Indoor cats typically live longer than outdoor cats do. This is primarily due to their more secure environment indoors, less exposure to illnesses, and fewer interactions with other animals.
While an indoor cat may live anywhere from 12 to 18 (or more) years, the average lifespan of an outdoor cat is much shorter—only two to five years. That’s why we strongly advocate against letting cats roam free outdoors.
As mentioned, an outdoor cat is much more likely to be exposed to diseases like feline leukemia, immunodeficiency virus, peritonitis, and distemper from stray cats and other animals outside.
Even if an outdoor feline has had all their vaccines, they may still be exposed to harmful infectious diseases carried by wild animals.
Aside from serious diseases, outdoor cats are much more susceptible to fleas, ticks, and lice. If you let your cats outdoors during the day but bring them inside during the evening, you also risk bringing these parasites into your home and to your other pets.
Moreover, outdoor cats that are allowed to roam free through neighborhoods, open land, and other areas of a city or town face significant external threats on a regular basis. They may get into a fight with other cats or meet more dangerous animals like foxes, coyotes, or dogs. They could also get hit by vehicles or become a target of animal cruelty. Regardless, the outdoors is not a safe place for any cat.
Indoor cats live longer largely because they face much less risk of disease, trauma, and untimely death. Exclusively indoor cats can still enjoy the pleasures of the outdoors by bird-watching through your home’s windows, on a covered cat patio, or an outdoor stroll in a cat stroller or with a leash.
How to Improve Your Cat’s Life Expectancy
Whether you have a kitten or a senior cat, you can take steps to improve your cat’s health at any age. The environment a cat lives in can impact their life expectancy more than many cat parents realize, so we strongly recommend keeping your cats indoors. If your kitty already lives indoors exclusively, here are other impactful ways to improve your cat’s life expectancy:
Spaying and Neutering
If you haven’t already, consider spaying or neutering your cat. Not only does this prevent unwanted litters, but it also comes with health benefits that can contribute to a longer life for your pet.
For females, spaying can reduce the risk of uterine infections and certain types of cancer. Meanwhile, neutering male cats can lessen aggressive behaviors and eliminate the risk of testicular cancer.
Diet and Weight Management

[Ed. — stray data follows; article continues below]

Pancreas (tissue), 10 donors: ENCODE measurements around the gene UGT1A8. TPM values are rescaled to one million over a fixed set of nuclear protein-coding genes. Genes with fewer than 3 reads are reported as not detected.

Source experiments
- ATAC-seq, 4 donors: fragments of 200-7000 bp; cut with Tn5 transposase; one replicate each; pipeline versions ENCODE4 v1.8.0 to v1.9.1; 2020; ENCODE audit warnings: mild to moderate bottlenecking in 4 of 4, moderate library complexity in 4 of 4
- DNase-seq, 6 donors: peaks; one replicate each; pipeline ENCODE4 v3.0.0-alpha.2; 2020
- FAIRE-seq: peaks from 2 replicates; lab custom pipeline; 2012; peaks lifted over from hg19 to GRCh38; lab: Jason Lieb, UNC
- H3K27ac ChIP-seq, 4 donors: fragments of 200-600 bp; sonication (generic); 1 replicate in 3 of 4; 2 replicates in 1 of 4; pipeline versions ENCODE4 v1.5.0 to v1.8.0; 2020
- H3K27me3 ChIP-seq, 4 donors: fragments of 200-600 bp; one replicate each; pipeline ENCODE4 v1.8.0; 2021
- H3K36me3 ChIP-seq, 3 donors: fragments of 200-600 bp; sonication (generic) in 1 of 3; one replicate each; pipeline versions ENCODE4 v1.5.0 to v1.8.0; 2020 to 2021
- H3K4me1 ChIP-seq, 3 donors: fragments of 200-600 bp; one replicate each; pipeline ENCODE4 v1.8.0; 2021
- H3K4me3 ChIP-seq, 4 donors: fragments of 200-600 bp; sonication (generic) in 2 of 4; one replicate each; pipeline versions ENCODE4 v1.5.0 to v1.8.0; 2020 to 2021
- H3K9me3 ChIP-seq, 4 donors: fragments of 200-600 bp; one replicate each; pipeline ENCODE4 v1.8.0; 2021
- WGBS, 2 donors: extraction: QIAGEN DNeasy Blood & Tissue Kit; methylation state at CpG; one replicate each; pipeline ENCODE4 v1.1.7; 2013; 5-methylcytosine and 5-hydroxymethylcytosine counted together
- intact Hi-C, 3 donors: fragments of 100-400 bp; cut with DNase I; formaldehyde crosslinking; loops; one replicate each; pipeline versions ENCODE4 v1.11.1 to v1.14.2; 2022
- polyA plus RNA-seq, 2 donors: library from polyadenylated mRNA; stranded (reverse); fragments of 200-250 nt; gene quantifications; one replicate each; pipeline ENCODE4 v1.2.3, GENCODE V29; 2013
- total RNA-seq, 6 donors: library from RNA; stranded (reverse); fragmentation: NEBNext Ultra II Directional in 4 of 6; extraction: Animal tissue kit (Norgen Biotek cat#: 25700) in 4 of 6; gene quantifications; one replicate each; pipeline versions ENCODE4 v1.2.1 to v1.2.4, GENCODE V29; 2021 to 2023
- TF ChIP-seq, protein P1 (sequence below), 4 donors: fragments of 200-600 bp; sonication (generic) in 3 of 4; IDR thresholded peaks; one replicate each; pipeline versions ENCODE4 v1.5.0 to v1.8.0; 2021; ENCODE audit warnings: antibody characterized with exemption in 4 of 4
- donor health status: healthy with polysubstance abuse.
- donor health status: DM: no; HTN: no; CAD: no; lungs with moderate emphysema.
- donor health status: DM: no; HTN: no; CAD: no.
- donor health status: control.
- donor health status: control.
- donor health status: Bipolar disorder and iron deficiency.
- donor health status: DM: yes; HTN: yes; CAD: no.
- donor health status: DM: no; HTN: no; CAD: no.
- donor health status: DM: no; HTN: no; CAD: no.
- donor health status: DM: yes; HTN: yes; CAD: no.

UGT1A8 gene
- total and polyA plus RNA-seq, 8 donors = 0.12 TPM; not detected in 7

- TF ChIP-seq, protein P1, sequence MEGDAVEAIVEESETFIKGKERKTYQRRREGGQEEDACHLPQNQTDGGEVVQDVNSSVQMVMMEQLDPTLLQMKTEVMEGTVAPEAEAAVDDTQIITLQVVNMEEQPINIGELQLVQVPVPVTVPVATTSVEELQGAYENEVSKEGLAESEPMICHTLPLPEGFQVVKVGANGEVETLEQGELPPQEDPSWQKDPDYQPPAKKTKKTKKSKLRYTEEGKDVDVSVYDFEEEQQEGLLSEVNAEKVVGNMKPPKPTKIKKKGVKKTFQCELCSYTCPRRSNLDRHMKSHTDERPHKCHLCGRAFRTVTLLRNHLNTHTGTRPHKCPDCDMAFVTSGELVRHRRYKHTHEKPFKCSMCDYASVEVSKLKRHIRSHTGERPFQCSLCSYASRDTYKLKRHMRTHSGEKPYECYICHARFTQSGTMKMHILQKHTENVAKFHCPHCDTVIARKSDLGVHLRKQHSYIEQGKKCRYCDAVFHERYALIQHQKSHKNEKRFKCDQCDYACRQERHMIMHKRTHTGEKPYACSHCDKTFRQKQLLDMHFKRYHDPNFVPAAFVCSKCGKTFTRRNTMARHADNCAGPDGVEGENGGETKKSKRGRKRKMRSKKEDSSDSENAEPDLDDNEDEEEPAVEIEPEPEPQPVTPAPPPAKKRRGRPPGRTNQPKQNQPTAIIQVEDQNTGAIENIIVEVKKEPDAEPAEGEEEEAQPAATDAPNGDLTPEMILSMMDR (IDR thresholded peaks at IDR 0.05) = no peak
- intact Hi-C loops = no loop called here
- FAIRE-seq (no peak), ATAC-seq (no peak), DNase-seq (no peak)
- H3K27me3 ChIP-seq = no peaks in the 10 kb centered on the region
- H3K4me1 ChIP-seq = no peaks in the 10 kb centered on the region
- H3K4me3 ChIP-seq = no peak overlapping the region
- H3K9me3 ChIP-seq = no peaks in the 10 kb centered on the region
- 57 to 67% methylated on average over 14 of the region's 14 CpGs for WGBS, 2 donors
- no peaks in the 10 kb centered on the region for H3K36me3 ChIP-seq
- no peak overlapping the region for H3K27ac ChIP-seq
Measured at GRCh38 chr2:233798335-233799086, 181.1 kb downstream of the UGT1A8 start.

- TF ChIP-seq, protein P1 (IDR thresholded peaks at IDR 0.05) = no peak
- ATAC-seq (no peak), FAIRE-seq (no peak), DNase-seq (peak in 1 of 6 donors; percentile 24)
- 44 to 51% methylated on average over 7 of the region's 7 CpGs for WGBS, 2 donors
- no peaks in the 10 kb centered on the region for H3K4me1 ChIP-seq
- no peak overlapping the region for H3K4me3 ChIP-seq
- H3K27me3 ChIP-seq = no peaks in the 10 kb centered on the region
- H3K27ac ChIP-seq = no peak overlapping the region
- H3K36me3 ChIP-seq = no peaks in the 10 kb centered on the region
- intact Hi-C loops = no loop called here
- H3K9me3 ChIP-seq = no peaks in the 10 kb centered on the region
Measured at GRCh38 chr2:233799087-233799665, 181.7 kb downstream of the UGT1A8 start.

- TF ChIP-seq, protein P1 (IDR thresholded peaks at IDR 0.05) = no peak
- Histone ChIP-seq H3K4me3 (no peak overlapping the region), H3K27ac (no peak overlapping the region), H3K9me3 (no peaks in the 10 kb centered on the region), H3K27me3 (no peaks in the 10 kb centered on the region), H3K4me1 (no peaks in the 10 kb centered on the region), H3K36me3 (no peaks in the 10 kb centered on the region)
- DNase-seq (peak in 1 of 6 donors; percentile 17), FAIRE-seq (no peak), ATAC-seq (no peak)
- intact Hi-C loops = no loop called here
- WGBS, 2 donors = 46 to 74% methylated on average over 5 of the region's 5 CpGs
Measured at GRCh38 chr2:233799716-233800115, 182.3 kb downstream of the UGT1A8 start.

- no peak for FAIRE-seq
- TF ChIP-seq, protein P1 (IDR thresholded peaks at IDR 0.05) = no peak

A balanced diet can help extend your cat’s life expectancy regardless of age. Weight management is essential as it helps lower the risk of health conditions and issues for older cats.
Whether it’s kibble or wet food, your cat food should contain at least 26% to 30% protein. Other ingredients in your cat’s food may include named animal fats, carbohydrates from grain-free sources, and fiber. Cats’ diets may vary, so always consult your veterinarian before feeding your feline friend new food.
Additionally, there are a few fruits and vegetables you can feed your cat to enhance their diet and to give them as a treat.
Celery, broccoli, green peas, cucumbers, and carrots have health benefits like hydration, vitamins, minerals, and other nutrients that can improve your cat’s energy, immunity, and overall health. They can also have small portions of bananas, berries, apples, and cantaloupe, though these should only make up 2% of your cat’s diet.
Encouraging exercise and playtime throughout the day can help indoor cats maintain a healthy weight. Find their favorite toys, like a laser pointer or a feather toy, to get them up and running around. Alternatively, you can fill a toy or ball with catnip to get them more excited and engaged in playtime.
Taking your cat to see a veterinarian at least once a year ensures that any changes in their behavior, diet, or general well-being will be noted and monitored.
Some cats don’t exhibit any noticeable changes when they are sick, so annual or bi-annual wellness checks to monitor their health can make a big difference in their quality of life.
Daily monitoring of your cat’s behavior, from how they eat, how long they rest, and their general well-being, is encouraged, particularly for senior cats.
As cats age, they naturally become less active, so picking up on signs that something is awry can be challenging. Many feline parents check in with their older cats throughout the day and night to observe them and note any changes in their temperament, appetite, or mood.
The Tail End
Understanding the answer to “How long do cats live?” highlights the value of every moment we share with our beloved felines. Naturally, we desire for our cherished kitties to enjoy the longest and happiest lives with us. Be sure to shower your cat with as much love as they’ll allow and give them your undivided time and attention during playtime or cuddle time so they know how loved they are.
Cats are one of the greatest companions for humans, and it’s important to know how to best care for them at any age. Explore our blog for more kitty content that will keep you in the loop on how to keep your feline friend happy, healthy, and thriving.